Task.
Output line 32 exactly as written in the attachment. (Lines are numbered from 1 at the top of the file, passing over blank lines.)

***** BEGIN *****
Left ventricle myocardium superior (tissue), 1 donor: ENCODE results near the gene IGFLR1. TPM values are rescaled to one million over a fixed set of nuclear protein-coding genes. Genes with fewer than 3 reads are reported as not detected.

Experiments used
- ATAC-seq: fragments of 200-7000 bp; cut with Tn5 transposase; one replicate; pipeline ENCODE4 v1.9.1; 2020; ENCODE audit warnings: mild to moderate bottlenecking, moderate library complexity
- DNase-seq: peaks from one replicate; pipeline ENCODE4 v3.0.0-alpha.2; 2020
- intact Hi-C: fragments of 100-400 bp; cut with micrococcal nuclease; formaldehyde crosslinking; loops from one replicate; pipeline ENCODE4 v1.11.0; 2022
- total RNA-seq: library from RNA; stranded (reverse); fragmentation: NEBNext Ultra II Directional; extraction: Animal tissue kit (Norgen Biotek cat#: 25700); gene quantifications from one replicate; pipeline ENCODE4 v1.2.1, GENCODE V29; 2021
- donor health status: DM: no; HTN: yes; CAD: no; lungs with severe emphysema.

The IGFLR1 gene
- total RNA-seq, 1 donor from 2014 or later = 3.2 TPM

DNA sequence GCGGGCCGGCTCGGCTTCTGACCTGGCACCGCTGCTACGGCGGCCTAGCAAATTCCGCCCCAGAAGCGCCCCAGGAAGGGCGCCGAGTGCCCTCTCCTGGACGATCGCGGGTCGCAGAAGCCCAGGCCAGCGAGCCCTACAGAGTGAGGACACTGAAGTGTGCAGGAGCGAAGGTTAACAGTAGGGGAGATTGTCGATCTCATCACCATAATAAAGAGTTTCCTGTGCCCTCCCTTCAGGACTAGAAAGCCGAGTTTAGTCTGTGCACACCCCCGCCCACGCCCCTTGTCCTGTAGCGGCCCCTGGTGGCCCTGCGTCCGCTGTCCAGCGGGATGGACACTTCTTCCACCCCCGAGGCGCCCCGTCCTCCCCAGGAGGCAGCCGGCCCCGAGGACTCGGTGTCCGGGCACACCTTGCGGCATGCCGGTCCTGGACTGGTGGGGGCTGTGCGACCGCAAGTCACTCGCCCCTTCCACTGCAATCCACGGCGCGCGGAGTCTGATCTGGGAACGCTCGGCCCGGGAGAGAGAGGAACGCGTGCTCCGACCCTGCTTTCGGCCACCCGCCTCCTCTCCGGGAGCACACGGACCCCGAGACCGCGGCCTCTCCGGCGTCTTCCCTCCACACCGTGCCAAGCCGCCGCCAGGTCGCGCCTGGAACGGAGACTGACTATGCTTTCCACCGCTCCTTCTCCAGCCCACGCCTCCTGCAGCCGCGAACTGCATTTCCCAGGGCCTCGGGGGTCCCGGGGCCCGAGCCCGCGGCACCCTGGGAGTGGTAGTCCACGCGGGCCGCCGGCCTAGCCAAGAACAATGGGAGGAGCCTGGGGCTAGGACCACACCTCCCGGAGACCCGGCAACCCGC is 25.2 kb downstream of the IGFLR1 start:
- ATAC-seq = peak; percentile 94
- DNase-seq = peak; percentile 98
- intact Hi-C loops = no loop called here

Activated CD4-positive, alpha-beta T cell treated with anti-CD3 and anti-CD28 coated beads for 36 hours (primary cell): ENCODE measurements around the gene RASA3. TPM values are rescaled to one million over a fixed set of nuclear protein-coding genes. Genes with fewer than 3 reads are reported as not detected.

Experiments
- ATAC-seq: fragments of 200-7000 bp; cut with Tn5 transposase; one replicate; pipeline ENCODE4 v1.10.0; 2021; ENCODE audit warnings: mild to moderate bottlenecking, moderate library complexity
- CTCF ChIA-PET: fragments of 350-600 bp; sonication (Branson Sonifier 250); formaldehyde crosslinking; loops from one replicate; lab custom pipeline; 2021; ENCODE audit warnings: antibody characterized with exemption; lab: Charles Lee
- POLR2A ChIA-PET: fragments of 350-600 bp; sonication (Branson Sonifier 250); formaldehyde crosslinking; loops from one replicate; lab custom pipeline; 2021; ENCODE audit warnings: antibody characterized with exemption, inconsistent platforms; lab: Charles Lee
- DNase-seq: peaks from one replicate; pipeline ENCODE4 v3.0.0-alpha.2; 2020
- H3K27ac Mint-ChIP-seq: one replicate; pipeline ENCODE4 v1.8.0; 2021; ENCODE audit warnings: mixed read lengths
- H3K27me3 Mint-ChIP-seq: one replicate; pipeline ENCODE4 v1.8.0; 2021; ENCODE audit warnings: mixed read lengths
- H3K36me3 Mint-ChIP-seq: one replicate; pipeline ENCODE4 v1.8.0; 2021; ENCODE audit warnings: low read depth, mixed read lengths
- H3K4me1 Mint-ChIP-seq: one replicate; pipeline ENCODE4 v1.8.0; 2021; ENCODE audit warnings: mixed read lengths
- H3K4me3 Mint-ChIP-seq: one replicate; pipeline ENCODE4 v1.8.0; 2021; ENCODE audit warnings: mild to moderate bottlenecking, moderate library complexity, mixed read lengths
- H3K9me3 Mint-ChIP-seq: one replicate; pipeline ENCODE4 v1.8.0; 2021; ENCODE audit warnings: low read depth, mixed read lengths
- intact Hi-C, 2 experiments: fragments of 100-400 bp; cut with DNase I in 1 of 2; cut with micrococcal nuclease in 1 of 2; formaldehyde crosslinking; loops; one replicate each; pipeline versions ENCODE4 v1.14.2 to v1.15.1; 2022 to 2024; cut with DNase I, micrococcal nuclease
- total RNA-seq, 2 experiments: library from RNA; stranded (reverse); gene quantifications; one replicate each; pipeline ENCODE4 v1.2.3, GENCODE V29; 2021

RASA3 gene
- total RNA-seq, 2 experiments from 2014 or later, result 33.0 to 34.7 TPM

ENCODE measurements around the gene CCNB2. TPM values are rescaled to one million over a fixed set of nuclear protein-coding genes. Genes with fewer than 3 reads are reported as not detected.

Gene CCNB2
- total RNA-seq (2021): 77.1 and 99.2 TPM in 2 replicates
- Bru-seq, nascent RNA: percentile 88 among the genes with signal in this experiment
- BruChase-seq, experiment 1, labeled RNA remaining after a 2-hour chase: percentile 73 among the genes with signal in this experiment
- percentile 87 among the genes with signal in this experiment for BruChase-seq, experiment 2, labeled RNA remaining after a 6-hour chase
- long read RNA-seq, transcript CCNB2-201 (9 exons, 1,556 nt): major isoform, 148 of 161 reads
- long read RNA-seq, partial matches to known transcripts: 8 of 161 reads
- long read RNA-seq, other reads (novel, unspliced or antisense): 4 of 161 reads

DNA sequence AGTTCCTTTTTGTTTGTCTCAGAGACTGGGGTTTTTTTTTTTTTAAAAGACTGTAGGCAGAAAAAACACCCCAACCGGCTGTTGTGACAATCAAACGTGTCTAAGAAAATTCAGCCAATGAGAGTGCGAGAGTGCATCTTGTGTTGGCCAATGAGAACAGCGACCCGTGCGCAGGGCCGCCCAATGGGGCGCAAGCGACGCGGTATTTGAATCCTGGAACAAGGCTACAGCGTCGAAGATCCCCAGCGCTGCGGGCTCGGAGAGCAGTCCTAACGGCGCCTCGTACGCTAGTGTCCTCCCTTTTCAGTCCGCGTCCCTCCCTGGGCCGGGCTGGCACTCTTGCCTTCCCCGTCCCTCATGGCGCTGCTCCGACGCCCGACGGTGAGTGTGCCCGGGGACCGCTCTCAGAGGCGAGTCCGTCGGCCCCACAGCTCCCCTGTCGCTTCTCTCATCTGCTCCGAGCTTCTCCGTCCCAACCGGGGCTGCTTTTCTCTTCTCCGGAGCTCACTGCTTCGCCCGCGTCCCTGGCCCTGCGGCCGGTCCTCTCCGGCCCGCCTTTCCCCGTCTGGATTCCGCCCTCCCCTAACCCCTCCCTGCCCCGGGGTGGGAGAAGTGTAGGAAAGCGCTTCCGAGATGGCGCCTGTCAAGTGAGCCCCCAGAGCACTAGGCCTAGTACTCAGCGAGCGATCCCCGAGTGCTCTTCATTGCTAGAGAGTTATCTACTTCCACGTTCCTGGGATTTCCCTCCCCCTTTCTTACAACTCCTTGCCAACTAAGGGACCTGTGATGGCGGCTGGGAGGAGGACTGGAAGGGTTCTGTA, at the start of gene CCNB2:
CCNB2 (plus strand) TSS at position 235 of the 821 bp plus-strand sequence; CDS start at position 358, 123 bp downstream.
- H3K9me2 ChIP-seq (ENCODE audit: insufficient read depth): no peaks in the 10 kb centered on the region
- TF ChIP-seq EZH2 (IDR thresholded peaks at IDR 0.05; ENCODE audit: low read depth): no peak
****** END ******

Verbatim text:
- total RNA-seq (2021): 77.1 and 99.2 TPM in 2 replicates